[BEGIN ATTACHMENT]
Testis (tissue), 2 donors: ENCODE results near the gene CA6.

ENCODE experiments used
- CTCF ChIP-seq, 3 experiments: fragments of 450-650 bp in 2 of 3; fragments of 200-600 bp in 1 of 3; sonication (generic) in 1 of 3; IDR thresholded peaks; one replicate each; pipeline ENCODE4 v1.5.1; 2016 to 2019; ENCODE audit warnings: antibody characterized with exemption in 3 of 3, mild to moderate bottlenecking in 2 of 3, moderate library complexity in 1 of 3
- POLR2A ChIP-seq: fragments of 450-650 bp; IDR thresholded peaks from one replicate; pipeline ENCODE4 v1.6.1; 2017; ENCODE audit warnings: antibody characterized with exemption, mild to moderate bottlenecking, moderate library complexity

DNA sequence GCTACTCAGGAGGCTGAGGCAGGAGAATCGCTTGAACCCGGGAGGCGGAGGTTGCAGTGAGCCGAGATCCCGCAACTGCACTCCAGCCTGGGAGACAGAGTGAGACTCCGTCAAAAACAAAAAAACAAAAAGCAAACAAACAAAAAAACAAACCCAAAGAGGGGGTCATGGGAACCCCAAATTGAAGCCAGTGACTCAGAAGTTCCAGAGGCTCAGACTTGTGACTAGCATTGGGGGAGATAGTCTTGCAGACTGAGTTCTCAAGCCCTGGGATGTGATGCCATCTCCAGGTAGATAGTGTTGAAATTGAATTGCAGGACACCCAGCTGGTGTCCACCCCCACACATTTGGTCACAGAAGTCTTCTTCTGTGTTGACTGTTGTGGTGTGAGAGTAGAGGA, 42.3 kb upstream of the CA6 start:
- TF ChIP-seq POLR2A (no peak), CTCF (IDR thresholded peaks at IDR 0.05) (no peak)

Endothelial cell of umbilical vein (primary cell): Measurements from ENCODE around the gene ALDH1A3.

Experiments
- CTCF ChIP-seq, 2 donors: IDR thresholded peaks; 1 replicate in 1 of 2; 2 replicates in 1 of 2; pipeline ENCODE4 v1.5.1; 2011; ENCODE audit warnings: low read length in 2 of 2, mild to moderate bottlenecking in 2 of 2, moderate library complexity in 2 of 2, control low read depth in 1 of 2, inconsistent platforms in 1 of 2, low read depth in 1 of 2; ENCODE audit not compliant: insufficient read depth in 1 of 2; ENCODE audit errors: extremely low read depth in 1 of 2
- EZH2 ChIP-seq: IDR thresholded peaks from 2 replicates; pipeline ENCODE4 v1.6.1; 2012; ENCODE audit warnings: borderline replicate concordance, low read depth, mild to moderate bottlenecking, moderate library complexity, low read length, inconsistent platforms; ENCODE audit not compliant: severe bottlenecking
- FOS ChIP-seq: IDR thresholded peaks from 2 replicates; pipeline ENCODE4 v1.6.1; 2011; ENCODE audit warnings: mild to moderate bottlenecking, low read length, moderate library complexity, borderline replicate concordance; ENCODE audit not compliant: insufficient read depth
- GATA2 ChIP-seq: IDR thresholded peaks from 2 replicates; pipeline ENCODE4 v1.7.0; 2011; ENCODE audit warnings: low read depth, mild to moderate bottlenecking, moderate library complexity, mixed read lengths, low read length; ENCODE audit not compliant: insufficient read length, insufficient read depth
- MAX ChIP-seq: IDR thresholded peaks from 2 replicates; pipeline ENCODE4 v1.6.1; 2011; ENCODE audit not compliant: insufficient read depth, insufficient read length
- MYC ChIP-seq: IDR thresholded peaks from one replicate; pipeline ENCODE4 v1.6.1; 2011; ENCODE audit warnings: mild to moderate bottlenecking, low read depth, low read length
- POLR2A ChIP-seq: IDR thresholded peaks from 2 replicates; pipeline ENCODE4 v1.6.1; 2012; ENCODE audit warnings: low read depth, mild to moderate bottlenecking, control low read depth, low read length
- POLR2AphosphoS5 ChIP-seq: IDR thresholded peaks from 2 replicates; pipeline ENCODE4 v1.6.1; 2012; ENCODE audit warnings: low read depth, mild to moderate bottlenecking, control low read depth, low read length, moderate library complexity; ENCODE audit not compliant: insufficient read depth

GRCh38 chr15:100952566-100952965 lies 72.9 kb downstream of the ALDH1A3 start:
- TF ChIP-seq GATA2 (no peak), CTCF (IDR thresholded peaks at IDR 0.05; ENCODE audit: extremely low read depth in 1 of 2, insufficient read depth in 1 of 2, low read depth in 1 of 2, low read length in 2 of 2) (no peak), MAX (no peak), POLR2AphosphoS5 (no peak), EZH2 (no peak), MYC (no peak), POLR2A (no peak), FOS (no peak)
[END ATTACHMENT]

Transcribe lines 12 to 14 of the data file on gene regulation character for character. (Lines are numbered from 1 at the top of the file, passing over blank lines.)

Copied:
- GATA2 ChIP-seq: IDR thresholded peaks from 2 replicates; pipeline ENCODE4 v1.7.0; 2011; ENCODE audit warnings: low read depth, mild to moderate bottlenecking, moderate library complexity, mixed read lengths, low read length; ENCODE audit not compliant: insufficient read length, insufficient read depth
- MAX ChIP-seq: IDR thresholded peaks from 2 replicates; pipeline ENCODE4 v1.6.1; 2011; ENCODE audit not compliant: insufficient read depth, insufficient read length
- MYC ChIP-seq: IDR thresholded peaks from one replicate; pipeline ENCODE4 v1.6.1; 2011; ENCODE audit warnings: mild to moderate bottlenecking, low read depth, low read length